Patchwork Enthusiast Promotes China's Craft Skills via Videos

August 3, 2018  Editor: Xie Wen
Peng Xuanzhen []


An art enthusiast in Xinshi Township of southwest China's Sichuan province has been popularizing stitching skills via a self-made online course to promote the development of traditional Chinese-style patchwork crafts.

Peng Xuanzhen, 33, first got into patchwork art nine years ago, and has been famous for exploring and developing the craft for many years.

Peng believes that it is necessary to popularize and promote patchwork skills, and train talents so that the industry could be developed.

In the process of learning, Peng noticed that there were few patchwork courses available domestically, and many materials had to be bought from abroad and were hard to purchase.

Thus she set about sorting through everything that she had learned, and engaged in training and spreading patchwork skills on the basis of allowing people to meet their basic living needs.

Last year, a patchwork tutorial video made by Peng and her husband Xu Yao in a small rural courtyard went popular online. In the course, Peng taught the skills she learned from foreign crafts experts, and added her original learning experience, as well as some designs full of Chinese characteristics.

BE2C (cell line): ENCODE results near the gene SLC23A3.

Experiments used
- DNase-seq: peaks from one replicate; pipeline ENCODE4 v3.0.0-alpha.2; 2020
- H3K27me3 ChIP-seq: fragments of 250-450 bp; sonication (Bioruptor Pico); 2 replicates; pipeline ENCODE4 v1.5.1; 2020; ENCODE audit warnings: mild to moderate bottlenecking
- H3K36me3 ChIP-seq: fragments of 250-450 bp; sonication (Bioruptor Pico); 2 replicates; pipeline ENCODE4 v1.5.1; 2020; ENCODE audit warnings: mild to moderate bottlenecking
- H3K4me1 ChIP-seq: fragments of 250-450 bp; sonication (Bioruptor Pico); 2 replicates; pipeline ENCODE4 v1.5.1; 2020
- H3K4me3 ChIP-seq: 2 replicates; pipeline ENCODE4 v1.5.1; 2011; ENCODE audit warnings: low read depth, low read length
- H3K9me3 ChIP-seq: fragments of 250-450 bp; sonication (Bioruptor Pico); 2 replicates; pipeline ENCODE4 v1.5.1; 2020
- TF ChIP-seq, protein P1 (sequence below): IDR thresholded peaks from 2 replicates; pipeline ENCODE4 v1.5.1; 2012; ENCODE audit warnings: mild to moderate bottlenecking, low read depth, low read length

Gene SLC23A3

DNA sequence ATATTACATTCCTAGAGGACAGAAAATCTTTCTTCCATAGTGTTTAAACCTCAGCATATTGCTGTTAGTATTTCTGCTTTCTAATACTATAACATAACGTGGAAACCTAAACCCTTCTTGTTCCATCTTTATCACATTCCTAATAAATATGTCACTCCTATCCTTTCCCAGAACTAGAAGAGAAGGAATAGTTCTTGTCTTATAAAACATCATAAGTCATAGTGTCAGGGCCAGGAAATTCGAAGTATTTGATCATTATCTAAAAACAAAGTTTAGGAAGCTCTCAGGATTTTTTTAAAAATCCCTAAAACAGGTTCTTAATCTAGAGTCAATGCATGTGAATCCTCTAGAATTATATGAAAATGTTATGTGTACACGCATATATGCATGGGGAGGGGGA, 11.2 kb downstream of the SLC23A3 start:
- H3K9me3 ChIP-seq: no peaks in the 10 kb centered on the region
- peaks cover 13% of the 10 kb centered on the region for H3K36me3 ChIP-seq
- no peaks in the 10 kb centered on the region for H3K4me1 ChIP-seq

The machine sewing course was divided into six parts with a total of 59 sessions, 20-minute each, for which she charged 880 yuan. More than 600 people purchased the course last year. "In Japan, such courses cost some 10,000 yuan," said Amei, a sewing machine merchant who is a friend of Peng's.

Amei, a native of Xi'an, in northwest China's Shaanxi province, is also a pioneer of the industry. She has been practicing patchwork art and paying attention to its origin and development around the world since she was young.

Amei explained that patchwork making craft was generally known as baina in Chinese traditional art, and involved handmade soles, sewn quilt and clothes. Since people's living conditions have greatly improved, the traditional skill has slowly faded.

According to Amei, "European patchwork art is cold, whilst American patchwork appears to be exaggerated. The Asian style mostly features rich color and vitality. Peng's works create an atmosphere of antique Chinese style."

In recent years, due to people's ever-growing demand for spiritual life and noble artistic enjoyment, the government has been supporting cultural inheritance and providing help for patchwork art promotion.


A piece of work by Peng Xuanzhen []


(Source: and edited by Women of China)

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